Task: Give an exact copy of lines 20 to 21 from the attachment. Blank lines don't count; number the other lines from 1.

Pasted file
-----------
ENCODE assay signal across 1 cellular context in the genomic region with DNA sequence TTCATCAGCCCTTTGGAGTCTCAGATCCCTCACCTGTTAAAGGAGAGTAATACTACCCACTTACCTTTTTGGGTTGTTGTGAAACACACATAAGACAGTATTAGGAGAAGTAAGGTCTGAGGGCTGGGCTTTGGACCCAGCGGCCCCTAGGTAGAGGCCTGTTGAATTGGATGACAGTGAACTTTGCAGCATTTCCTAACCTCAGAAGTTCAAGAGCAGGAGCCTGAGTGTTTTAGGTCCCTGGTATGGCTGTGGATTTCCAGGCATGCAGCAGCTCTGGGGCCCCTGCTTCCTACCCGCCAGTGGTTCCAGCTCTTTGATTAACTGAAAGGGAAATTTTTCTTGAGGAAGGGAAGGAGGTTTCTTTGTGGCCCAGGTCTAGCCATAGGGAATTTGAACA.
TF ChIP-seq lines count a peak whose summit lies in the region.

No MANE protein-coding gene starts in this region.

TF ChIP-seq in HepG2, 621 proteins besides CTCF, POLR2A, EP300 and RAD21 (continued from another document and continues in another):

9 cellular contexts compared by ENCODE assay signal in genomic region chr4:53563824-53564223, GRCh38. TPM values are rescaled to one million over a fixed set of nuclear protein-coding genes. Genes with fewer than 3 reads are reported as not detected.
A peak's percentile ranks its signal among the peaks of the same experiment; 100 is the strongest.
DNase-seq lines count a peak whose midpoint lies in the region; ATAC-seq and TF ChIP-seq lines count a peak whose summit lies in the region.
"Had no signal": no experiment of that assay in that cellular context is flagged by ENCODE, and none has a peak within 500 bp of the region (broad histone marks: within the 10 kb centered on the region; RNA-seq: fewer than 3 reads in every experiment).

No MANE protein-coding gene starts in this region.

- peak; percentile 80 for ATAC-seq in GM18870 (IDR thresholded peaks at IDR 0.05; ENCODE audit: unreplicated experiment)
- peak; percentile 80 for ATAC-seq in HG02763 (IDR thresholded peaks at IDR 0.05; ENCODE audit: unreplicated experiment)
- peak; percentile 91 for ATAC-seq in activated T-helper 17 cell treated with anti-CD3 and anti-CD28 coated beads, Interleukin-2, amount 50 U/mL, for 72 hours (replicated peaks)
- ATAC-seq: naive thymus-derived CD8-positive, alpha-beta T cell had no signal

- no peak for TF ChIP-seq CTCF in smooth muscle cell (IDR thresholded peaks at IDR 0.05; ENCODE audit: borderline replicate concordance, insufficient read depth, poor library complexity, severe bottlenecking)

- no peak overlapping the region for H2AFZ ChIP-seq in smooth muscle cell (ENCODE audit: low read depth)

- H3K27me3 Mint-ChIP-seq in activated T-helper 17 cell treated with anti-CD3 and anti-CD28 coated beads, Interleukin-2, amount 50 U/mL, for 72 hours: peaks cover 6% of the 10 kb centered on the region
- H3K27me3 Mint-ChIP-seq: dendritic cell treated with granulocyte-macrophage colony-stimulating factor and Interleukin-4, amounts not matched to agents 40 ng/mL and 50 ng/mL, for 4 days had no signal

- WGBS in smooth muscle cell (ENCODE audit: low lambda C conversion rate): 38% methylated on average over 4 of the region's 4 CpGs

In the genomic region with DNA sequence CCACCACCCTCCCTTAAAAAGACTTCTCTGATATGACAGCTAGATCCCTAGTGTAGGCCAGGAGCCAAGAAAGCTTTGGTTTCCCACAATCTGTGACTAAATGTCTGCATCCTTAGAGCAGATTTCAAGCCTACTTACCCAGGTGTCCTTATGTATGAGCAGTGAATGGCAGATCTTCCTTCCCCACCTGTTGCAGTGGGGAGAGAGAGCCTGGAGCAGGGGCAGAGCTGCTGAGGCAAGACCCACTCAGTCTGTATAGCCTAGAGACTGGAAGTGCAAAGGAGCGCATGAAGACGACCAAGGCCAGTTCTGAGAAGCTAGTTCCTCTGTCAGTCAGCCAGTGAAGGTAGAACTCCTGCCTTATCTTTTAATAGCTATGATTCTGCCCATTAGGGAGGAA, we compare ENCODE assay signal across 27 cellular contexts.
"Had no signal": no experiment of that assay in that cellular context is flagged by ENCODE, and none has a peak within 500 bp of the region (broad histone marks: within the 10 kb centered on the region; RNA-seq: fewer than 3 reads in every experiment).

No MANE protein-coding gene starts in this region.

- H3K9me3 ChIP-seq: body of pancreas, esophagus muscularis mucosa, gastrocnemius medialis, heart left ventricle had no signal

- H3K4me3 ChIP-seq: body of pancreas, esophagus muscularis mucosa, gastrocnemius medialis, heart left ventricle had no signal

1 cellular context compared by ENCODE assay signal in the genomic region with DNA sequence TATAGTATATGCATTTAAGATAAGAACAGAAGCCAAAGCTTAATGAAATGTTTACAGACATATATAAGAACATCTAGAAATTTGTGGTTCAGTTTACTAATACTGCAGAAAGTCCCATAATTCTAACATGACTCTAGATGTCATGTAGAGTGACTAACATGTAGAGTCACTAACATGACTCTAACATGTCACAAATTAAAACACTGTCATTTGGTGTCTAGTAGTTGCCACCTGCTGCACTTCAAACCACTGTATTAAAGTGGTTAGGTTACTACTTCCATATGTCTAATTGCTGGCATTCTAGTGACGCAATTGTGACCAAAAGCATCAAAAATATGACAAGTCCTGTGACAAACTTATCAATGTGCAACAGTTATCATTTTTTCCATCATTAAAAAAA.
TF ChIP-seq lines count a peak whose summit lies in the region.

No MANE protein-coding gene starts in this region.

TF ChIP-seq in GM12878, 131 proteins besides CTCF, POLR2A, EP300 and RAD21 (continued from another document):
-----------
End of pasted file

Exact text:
"Had no signal": no experiment of that assay in that cellular context is flagged by ENCODE, and none has a peak within 500 bp of the region (broad histone marks: within the 10 kb centered on the region; RNA-seq: fewer than 3 reads in every experiment).

No MANE protein-coding gene starts in this region.